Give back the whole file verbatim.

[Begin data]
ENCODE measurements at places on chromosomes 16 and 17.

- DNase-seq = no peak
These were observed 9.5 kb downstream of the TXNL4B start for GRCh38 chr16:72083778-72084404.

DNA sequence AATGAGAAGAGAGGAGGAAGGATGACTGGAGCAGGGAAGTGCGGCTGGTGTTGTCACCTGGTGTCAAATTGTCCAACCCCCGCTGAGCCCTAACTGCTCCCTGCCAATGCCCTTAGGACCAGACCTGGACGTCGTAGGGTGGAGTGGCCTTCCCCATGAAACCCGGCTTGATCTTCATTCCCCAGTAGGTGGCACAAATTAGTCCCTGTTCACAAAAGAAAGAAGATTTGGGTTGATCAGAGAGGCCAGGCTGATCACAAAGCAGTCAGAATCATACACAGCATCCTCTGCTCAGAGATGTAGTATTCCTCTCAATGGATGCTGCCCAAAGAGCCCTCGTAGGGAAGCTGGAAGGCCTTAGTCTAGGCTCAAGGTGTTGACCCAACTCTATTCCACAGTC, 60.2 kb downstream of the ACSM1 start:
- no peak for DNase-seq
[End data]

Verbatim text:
ENCODE measurements at places on chromosomes 16 and 17.

- DNase-seq = no peak
These were observed 9.5 kb downstream of the TXNL4B start for GRCh38 chr16:72083778-72084404.

DNA sequence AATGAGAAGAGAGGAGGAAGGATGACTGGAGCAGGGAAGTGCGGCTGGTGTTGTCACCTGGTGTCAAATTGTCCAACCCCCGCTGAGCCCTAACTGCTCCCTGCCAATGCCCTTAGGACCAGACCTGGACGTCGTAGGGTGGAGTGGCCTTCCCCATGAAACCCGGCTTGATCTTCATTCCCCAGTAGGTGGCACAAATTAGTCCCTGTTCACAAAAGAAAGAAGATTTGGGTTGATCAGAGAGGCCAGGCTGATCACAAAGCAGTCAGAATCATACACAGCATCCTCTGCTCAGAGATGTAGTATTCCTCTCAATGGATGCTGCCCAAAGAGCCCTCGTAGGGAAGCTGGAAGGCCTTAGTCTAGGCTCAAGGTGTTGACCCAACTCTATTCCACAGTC, 60.2 kb downstream of the ACSM1 start:
- no peak for DNase-seq